“learners . . . debate ideas, plan and conduct experiments, and communicate their findings” (p. 219).

          “Reflection through computer conferences also engenders . . .” (p. 230).

          “. . . accommodate environmental and contextual factors” (p. 230).

5 Gemeinschaft

6 Agenda

          “The focus of any CLE is the question or issue, the case, the problem, or the project that learners attempt to solve or resolve.” (p. 218).

          “The model conceives of a problem, question, or project as the focus of the environment” (p. 217).

7 Content

          “databases, spreadsheets, semantic networks, expert systems” (p. 227).

          “create a model by representing real-world phenomena and making connections among its parts” (p. 227).

8-13 Presentment

8 — tell (Presentation)

          “. . . they should be told stories about similar situations . . .” (p. 224).

          “. . . provide examples . . .” (p. 224).

9 — show (Presentation)

          “. . . it is necessary to collect a set of cases that are representative of the current one. . .” (p. 224).

          “Behavioral modeling”; “Cognitive modeling” (p. 231).

          “. . . performers should overtly model the kinds of argumentation necessary to solve the problem.” (p. 232).

10 — feedback (Presentation)

          “learners’ performances will likely improve with coaching.” (p. 232).

          “provide hints and helps” (p. 233).

          “prompt appropriate kinds of thinking” (p. 233).

          “prompt the use of collaborative activities” (p. 233).

          “prompt the use of specific cognitive tools” (p. 233).

11 — pressure (Presentation/Support)

          “The representation of the problem . . . must perturb the learner.” (p. 221).

          “provoke reflection” (p. 233).

          “perturb learner’s models” (p. 234).

          “encourage conversations about the problems and projects” (p. 229).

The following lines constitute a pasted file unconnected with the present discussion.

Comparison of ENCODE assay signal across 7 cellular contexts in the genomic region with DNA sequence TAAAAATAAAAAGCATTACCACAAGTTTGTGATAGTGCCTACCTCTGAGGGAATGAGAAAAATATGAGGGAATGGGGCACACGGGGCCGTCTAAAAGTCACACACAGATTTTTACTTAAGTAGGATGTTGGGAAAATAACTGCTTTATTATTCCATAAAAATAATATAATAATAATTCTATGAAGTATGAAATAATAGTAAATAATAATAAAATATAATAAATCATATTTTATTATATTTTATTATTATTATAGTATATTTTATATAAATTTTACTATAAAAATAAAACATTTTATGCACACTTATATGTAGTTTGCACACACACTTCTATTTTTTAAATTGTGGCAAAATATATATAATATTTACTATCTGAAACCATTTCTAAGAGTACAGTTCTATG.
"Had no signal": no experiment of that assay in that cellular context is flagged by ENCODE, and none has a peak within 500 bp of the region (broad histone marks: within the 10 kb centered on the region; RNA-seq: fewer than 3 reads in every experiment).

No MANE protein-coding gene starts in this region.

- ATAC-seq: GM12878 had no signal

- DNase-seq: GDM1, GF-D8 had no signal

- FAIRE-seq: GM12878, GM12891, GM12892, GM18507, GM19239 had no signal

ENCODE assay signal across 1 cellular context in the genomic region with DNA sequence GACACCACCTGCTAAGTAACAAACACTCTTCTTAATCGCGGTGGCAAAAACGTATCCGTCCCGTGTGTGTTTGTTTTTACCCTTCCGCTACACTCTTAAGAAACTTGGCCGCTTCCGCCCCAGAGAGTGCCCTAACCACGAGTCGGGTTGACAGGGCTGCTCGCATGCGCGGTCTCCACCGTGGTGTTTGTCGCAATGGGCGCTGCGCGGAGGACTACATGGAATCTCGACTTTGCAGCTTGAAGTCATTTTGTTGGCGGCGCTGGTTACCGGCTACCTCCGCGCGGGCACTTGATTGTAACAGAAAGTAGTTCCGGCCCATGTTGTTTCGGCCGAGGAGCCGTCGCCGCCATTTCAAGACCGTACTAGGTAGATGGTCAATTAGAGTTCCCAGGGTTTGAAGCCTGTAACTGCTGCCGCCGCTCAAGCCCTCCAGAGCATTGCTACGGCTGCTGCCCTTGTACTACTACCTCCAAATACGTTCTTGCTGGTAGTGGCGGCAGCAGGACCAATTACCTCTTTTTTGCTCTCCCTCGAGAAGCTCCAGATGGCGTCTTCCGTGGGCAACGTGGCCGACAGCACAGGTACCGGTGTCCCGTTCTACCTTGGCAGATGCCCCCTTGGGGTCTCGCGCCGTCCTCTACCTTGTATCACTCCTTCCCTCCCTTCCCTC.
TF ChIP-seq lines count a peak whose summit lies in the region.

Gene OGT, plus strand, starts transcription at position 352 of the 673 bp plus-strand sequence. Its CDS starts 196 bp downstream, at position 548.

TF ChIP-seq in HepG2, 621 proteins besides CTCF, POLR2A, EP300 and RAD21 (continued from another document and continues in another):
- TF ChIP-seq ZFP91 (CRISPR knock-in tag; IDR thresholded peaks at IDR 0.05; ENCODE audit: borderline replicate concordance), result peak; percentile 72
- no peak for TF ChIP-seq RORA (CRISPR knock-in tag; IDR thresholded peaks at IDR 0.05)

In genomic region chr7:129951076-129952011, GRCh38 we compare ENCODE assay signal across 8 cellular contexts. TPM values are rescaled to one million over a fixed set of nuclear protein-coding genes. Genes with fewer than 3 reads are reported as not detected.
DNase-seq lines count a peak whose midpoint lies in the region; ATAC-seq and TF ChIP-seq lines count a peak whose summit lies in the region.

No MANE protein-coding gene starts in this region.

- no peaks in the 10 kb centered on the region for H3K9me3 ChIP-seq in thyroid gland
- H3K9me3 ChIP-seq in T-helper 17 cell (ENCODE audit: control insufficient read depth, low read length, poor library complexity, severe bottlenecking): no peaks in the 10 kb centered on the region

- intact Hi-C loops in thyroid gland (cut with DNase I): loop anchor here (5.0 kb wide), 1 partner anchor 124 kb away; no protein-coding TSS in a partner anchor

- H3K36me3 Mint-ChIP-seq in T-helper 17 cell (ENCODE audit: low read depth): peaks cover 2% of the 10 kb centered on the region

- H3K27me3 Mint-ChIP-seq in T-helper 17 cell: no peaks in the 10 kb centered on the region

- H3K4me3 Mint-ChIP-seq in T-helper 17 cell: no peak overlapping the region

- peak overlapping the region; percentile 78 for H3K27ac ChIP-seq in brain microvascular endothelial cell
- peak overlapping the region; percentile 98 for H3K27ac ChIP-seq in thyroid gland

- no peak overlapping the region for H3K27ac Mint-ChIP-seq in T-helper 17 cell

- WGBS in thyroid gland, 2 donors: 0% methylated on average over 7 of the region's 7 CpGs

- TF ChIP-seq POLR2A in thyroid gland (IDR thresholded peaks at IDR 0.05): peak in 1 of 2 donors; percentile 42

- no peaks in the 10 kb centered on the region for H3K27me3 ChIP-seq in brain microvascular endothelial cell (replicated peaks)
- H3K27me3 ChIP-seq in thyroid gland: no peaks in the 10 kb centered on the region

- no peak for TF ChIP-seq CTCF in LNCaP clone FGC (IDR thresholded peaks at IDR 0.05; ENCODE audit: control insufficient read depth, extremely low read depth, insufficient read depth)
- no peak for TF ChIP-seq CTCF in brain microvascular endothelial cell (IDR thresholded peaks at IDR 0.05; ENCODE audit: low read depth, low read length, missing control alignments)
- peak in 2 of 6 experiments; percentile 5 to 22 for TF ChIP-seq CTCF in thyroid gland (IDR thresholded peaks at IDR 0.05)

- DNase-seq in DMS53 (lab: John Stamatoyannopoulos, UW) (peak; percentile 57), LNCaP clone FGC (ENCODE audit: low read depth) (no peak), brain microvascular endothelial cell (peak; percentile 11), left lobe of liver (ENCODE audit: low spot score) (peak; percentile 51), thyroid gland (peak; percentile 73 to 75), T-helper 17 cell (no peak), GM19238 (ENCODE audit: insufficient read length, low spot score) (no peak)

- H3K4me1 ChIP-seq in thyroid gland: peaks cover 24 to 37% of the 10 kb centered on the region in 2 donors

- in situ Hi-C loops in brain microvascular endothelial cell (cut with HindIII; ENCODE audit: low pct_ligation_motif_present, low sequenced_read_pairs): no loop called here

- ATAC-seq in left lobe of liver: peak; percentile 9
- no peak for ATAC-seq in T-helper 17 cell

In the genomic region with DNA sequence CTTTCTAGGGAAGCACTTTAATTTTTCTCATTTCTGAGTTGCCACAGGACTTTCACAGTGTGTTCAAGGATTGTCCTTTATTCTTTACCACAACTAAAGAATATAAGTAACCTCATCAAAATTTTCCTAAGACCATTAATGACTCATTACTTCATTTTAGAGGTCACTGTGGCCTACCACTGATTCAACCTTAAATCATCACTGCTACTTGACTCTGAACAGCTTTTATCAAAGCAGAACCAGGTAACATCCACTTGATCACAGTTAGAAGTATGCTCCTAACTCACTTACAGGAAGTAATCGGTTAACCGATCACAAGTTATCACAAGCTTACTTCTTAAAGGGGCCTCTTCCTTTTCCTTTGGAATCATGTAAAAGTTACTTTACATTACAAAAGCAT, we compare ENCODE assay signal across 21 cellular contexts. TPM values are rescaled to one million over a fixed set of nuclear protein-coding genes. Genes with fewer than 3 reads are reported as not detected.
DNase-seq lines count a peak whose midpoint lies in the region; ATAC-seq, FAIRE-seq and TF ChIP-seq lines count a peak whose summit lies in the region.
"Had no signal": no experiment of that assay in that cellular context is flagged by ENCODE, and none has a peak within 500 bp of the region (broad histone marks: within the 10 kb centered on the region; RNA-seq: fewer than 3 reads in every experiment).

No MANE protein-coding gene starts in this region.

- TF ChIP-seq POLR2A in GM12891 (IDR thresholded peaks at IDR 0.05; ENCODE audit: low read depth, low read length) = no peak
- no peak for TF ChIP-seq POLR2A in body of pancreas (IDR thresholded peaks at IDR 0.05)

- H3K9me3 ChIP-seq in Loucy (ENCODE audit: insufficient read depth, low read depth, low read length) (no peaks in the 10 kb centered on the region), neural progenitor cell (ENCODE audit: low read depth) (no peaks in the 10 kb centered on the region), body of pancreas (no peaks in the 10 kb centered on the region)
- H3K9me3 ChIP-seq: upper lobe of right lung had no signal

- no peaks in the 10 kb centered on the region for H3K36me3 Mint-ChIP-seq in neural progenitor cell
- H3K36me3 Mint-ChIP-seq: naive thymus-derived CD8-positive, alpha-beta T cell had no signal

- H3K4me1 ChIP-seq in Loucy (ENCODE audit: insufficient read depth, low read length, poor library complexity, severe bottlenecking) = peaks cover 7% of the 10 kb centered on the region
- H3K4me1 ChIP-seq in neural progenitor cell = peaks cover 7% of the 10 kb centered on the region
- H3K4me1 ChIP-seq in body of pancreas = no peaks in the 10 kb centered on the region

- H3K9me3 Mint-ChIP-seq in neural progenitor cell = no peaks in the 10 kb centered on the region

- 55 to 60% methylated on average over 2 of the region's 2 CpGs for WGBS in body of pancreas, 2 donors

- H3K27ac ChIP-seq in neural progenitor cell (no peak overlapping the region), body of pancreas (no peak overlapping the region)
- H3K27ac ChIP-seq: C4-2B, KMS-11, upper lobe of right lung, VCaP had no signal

12 — nurture/backup (Support)

          “provide motivational prompts” (p. 233).

13 — prune/focus (Support)

          “you should provide cognitive tools that scaffold the learners’ abilities to perform those tasks.” (p. 225).

          “. . . scaffolding represents any kind of support for cognitive activity.” (p. 235).

          “restructure the task” (p. 235).

14-17 Verification

14 — self (mentally active)

          Students acquire knowledge and requisite thinking skills by studying cases . . . (p. 219).

          “Understanding any problem requires . . . constructing mental models of it.” (p. 223).

          “the inner game that takes place in the mind of the player and is played against such obstacles as lapses of concentration, nervousness, self-doubts, and self-condemnation” (p. 478).

15 — self (physically active)

          “Students acquire knowledge and requisite thinking skills by studying cases and preparing case summaries or diagnoses” (p. 219).

          “learners . . . must manipulate something (construct a product, manipulate parameters, make decisions) and affect the environment in some way” (p. 222).

          “Understanding any problem requires experiencing it . . .” (p. 223).

          “Visualization tools help learners to construct those mental images and visualize activities” (p. 226).

          “When humans first encounter a situation or problem, they naturally first check their memories for similar cases that they may have solved previously” (p. 223).

16 — formal (passive)

17 — formal (active)

          “Building models of real-world phenomena is at the heart of scientific thinking and requires diverse mental activities such as planning, data collecting, accessing information, data visualizing, modeling, and reporting” (p. 227).

Theory Two – Psychomotor

            The categorization below evaluates the theory by Romiszowski (1999, p. 457-81), as discussed in the article titled The Development of Physical Skills: Instruction in the Psychomotor Domain. Each segment of the theory has been assigned to a domain or component of the FIT-C model.